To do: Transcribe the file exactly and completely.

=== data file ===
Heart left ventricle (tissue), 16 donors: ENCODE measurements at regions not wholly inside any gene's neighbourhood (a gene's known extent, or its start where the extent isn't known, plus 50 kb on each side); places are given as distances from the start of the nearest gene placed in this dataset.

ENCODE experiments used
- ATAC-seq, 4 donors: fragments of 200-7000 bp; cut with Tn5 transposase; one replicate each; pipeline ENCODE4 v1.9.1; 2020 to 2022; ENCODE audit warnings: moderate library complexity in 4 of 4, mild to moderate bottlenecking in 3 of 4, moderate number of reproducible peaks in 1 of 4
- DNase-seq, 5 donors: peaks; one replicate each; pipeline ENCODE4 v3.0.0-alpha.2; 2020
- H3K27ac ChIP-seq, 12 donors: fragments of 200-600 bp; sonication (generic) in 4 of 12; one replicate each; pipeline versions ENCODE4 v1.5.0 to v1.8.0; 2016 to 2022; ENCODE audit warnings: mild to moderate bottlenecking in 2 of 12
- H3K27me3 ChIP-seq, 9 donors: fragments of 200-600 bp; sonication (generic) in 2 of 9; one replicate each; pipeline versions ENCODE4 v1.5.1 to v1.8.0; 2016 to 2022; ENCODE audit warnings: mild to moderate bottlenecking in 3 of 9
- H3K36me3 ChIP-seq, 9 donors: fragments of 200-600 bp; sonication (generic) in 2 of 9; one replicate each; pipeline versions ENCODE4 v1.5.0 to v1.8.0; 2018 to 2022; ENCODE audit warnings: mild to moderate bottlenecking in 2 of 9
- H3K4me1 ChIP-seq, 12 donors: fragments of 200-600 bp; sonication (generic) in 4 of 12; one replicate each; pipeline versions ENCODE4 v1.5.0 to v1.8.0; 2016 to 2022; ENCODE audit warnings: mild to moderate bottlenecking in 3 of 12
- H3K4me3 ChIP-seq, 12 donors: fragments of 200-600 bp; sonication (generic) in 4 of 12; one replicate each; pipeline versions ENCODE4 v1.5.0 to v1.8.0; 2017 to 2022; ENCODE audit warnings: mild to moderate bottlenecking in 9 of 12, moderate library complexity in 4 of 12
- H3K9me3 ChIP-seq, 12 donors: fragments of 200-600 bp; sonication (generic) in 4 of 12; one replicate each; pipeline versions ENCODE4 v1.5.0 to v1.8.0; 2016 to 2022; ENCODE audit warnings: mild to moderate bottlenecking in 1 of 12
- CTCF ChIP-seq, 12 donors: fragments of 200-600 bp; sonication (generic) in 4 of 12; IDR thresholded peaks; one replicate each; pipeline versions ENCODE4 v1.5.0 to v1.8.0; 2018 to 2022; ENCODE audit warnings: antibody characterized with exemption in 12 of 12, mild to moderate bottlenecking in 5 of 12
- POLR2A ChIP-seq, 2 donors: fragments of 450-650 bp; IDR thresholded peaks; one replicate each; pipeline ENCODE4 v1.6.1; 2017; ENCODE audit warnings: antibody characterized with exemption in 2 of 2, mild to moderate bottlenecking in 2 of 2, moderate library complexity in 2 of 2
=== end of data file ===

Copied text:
Heart left ventricle (tissue), 16 donors: ENCODE measurements at regions not wholly inside any gene's neighbourhood (a gene's known extent, or its start where the extent isn't known, plus 50 kb on each side); places are given as distances from the start of the nearest gene placed in this dataset.

ENCODE experiments used
- ATAC-seq, 4 donors: fragments of 200-7000 bp; cut with Tn5 transposase; one replicate each; pipeline ENCODE4 v1.9.1; 2020 to 2022; ENCODE audit warnings: moderate library complexity in 4 of 4, mild to moderate bottlenecking in 3 of 4, moderate number of reproducible peaks in 1 of 4
- DNase-seq, 5 donors: peaks; one replicate each; pipeline ENCODE4 v3.0.0-alpha.2; 2020
- H3K27ac ChIP-seq, 12 donors: fragments of 200-600 bp; sonication (generic) in 4 of 12; one replicate each; pipeline versions ENCODE4 v1.5.0 to v1.8.0; 2016 to 2022; ENCODE audit warnings: mild to moderate bottlenecking in 2 of 12
- H3K27me3 ChIP-seq, 9 donors: fragments of 200-600 bp; sonication (generic) in 2 of 9; one replicate each; pipeline versions ENCODE4 v1.5.1 to v1.8.0; 2016 to 2022; ENCODE audit warnings: mild to moderate bottlenecking in 3 of 9
- H3K36me3 ChIP-seq, 9 donors: fragments of 200-600 bp; sonication (generic) in 2 of 9; one replicate each; pipeline versions ENCODE4 v1.5.0 to v1.8.0; 2018 to 2022; ENCODE audit warnings: mild to moderate bottlenecking in 2 of 9
- H3K4me1 ChIP-seq, 12 donors: fragments of 200-600 bp; sonication (generic) in 4 of 12; one replicate each; pipeline versions ENCODE4 v1.5.0 to v1.8.0; 2016 to 2022; ENCODE audit warnings: mild to moderate bottlenecking in 3 of 12
- H3K4me3 ChIP-seq, 12 donors: fragments of 200-600 bp; sonication (generic) in 4 of 12; one replicate each; pipeline versions ENCODE4 v1.5.0 to v1.8.0; 2017 to 2022; ENCODE audit warnings: mild to moderate bottlenecking in 9 of 12, moderate library complexity in 4 of 12
- H3K9me3 ChIP-seq, 12 donors: fragments of 200-600 bp; sonication (generic) in 4 of 12; one replicate each; pipeline versions ENCODE4 v1.5.0 to v1.8.0; 2016 to 2022; ENCODE audit warnings: mild to moderate bottlenecking in 1 of 12
- CTCF ChIP-seq, 12 donors: fragments of 200-600 bp; sonication (generic) in 4 of 12; IDR thresholded peaks; one replicate each; pipeline versions ENCODE4 v1.5.0 to v1.8.0; 2018 to 2022; ENCODE audit warnings: antibody characterized with exemption in 12 of 12, mild to moderate bottlenecking in 5 of 12
- POLR2A ChIP-seq, 2 donors: fragments of 450-650 bp; IDR thresholded peaks; one replicate each; pipeline ENCODE4 v1.6.1; 2017; ENCODE audit warnings: antibody characterized with exemption in 2 of 2, mild to moderate bottlenecking in 2 of 2, moderate library complexity in 2 of 2